There is no single way for children to begin to use the toilet. Every child is different. The best thing parents can do is look for signs that the child is ready and stay calm.

At some time between 18 months and 4 years of age, most children show they are ready to start learning to use the toilet. It can be one of the trickiest stages of a child’s development for the whānau to deal with.

Having realistic expectations helps a lot, as does avoiding the temptation to compare their child’s progress with siblings or other similarly aged children. Because the timing for controlling bowel and bladder can vary so greatly, parents may be disappointed if they expect the same progress from them all.

It can be very frustrating, but if parents react to toileting ‘accidents’ in an angry way, their child can become nervous or fearful. This reaction won’t help their learning process.

Some people think that the later you start, the quicker it’s likely to happen. This relates to the long nerve cells connecting brain, bladder and bowel becoming fully ‘myelinated’, or covered in a fatty insulation, so messages travel efficiently between them. However, looking for ‘signs of readiness’ is probably of more help to parents than focusing on the specific age of their child. (See the further information below for more details about this.)

There are examples in some cultures of babies being helped to ‘toilet’ in their very early days. Dr Thomas Verny’s book called The Secret Life of the Unborn Child (1982) refers to mothers in rural areas of Africa who carry their newborns on their backs or slung on their sides and ‘sense’ when their baby has the urge to wee. Baby is then held out from their mum’s body to allow it to happen without any mess.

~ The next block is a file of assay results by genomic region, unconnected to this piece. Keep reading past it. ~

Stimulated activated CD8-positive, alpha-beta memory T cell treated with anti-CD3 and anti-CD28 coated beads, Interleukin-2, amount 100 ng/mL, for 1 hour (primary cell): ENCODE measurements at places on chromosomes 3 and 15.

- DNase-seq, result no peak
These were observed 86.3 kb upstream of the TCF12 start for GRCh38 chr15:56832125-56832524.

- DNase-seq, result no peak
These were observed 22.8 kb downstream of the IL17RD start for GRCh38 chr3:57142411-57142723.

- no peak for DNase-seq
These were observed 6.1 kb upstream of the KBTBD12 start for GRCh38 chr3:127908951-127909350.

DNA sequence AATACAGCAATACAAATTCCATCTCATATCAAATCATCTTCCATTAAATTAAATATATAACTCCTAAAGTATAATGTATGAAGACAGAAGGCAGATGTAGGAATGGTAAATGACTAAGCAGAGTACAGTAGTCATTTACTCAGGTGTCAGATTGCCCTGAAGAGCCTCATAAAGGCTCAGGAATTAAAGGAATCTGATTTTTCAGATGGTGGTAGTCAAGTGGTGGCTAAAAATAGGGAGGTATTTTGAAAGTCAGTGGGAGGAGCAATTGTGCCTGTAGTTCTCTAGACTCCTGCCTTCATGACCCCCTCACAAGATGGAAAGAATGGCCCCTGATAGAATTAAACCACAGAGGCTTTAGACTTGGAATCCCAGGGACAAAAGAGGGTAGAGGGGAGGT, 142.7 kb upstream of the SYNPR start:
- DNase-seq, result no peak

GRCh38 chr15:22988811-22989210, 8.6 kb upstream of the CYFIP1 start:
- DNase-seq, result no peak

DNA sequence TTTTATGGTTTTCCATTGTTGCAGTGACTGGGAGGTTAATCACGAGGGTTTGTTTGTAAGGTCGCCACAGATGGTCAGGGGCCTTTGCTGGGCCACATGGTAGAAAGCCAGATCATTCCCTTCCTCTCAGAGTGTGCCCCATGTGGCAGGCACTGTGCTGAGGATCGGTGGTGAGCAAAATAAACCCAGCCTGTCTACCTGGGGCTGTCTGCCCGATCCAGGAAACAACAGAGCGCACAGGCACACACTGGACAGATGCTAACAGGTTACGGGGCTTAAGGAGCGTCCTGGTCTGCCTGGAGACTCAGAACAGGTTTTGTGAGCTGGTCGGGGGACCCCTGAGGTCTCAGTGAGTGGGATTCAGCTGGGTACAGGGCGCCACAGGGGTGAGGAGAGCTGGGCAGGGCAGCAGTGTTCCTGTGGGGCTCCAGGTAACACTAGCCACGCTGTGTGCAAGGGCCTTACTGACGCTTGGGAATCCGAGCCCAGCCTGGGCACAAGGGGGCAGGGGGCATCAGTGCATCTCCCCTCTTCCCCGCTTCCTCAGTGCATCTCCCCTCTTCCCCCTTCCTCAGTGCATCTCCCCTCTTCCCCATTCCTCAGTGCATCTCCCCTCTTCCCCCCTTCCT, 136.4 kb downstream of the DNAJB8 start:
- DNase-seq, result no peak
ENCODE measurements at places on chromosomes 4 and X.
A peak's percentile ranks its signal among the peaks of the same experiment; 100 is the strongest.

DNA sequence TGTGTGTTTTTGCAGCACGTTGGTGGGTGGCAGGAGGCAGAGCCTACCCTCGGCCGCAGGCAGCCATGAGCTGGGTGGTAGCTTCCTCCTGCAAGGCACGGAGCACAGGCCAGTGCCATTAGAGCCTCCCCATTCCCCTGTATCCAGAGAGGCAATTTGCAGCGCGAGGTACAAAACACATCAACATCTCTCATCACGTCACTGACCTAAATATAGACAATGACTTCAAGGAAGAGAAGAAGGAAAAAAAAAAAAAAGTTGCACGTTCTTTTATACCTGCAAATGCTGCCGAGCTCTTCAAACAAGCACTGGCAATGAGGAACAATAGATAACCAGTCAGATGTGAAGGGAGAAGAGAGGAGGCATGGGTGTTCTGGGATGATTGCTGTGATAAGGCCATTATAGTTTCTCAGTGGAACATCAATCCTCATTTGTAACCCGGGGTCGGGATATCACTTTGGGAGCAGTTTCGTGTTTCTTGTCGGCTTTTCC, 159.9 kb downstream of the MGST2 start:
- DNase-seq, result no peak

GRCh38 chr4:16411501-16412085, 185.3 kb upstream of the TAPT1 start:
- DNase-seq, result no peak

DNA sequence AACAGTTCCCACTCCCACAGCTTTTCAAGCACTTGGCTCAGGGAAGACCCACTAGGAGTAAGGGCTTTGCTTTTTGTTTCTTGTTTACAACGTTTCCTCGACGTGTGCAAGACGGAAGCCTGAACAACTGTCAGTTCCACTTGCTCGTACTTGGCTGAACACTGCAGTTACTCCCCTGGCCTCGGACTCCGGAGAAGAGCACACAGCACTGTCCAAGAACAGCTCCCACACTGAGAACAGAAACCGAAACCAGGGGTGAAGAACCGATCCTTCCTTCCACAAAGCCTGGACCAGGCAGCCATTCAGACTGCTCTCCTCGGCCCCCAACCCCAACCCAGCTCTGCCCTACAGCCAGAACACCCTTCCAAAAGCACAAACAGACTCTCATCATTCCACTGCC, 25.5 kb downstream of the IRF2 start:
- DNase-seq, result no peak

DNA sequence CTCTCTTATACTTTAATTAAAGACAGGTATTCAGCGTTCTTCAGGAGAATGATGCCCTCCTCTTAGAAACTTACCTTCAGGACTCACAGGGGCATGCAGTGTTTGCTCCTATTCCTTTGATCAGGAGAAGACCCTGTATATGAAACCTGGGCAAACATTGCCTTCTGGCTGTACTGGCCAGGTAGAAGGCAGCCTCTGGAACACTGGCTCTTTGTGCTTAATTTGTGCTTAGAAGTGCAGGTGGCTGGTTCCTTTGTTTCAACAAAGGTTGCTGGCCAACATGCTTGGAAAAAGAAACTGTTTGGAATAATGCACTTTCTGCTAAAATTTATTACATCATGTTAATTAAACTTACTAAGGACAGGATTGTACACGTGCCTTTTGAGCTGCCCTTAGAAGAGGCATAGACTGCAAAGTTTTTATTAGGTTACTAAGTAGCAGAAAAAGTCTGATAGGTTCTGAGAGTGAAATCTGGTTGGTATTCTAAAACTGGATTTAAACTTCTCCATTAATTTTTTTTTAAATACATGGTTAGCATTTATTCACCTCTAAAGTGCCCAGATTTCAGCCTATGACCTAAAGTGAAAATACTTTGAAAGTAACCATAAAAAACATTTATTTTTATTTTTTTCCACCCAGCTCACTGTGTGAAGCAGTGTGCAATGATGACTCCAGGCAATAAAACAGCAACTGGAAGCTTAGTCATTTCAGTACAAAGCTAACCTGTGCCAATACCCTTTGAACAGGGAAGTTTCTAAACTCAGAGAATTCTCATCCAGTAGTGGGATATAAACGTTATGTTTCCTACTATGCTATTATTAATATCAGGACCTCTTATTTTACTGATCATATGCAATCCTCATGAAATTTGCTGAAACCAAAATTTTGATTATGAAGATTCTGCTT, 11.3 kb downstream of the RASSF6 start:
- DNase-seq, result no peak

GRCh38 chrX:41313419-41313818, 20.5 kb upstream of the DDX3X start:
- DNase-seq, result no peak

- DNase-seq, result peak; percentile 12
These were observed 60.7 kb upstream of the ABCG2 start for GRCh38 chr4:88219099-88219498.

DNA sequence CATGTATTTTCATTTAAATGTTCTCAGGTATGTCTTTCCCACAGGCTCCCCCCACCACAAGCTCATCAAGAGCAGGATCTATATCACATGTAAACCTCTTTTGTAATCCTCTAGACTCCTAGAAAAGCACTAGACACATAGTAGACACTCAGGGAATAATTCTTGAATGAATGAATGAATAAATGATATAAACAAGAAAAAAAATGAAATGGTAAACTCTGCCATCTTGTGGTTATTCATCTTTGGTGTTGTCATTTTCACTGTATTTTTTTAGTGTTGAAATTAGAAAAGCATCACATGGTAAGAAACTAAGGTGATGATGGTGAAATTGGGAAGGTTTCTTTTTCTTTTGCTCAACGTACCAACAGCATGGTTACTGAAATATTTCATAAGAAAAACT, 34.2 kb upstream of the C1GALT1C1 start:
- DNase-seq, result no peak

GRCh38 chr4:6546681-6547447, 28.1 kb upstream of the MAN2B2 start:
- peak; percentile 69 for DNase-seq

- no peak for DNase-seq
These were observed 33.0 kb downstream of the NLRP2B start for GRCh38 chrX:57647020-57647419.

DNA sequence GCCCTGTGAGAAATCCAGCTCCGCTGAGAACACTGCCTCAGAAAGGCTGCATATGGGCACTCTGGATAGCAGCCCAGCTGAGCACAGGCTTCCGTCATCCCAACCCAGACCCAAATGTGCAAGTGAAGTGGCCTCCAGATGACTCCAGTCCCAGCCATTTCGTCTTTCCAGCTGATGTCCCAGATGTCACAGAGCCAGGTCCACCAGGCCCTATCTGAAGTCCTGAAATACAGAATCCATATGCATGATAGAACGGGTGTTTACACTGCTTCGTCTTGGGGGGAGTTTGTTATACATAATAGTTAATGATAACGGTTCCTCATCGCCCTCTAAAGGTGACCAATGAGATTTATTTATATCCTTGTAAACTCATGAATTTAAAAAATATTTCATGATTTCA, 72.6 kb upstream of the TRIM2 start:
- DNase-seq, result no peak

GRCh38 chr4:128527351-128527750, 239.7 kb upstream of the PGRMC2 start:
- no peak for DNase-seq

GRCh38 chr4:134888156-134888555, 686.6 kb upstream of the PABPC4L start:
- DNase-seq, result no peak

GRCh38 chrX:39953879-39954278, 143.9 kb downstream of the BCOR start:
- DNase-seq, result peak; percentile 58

Many of our own grandparents here in Aotearoa would have been in the habit of ‘holding out’ their very young babies. Similarly to the African mamas, a young baby would be held over a potty or paper in a position that encouraged them to wee or poo.

A look back into some early Plunket books may find references to this practice. However, these traditions may not work for modern-day parents. Newborns and their parents are not usually in such close contact with each other, and babies are not always carried all day. That means parents are less likely to develop the sensitivity needed to read a young baby’s signals. Even the suggestion of introducing potty or toilet learning in a child’s early months would seem unusual to most families today.

A real key to helping with toileting at any age or stage is for the adults to be as calm and as matter of fact as they can, with neither a positive or negative response. At the end of the day, this is a naturally occurring human bodily function. What can influence a child’s feelings about it are the responses they receive from the people caring for them.

If every time a child has a dirty nappy changed and the person changing them pulls a face expressing disgust, it makes sense that a child will learn to consider that a natural bodily function is disgusting.

To learn how to use a toilet, a child needs to co-operate with their parents – this isn’t something parents can make their child do. But there are two key things that parents can do that will help a child to use the toilet:

  • waiting to see some signs of readiness
  • remaining calm.

Helpful resources for whānau